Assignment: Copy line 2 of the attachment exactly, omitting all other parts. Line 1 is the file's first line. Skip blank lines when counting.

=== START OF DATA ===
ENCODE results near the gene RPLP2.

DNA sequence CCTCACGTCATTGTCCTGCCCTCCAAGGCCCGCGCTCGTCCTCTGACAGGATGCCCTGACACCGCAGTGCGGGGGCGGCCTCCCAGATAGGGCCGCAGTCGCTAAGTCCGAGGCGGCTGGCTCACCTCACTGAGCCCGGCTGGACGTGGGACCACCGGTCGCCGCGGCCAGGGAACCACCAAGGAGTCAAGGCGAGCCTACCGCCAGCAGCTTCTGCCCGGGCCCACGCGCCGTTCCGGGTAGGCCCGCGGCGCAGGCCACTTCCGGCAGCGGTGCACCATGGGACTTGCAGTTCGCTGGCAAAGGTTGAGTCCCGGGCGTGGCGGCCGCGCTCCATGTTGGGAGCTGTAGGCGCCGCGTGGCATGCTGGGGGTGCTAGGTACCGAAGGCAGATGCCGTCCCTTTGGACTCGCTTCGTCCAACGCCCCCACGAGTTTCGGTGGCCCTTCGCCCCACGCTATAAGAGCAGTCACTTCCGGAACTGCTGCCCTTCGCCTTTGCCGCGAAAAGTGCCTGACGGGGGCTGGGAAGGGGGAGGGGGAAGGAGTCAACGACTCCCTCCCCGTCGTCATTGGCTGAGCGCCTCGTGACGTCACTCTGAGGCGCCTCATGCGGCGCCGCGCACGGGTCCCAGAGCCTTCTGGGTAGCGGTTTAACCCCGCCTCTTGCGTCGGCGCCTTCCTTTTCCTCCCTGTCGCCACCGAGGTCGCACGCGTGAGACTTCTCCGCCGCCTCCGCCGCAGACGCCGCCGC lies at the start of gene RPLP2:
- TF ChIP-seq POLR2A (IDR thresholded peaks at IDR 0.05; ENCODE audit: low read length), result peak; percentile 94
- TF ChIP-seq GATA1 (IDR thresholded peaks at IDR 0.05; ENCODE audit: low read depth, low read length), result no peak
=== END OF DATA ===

DNA sequence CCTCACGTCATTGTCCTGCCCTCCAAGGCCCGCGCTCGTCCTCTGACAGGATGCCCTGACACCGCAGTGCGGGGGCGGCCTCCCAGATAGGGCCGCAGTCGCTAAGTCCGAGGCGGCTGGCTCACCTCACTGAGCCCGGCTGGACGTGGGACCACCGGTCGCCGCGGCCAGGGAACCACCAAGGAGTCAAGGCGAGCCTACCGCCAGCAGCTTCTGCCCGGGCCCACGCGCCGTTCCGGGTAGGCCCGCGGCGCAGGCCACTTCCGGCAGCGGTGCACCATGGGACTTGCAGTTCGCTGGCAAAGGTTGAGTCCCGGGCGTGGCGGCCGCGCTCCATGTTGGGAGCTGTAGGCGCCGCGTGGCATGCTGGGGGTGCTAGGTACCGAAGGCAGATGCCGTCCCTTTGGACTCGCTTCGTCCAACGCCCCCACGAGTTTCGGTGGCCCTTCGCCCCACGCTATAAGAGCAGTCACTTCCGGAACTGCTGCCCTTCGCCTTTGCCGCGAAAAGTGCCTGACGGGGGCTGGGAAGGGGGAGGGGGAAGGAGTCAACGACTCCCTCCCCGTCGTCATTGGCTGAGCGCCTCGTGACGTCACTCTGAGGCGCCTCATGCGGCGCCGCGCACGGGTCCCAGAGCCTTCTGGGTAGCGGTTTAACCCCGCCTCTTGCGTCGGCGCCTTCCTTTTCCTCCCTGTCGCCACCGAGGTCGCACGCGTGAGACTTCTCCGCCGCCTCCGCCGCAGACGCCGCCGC lies at the start of gene RPLP2: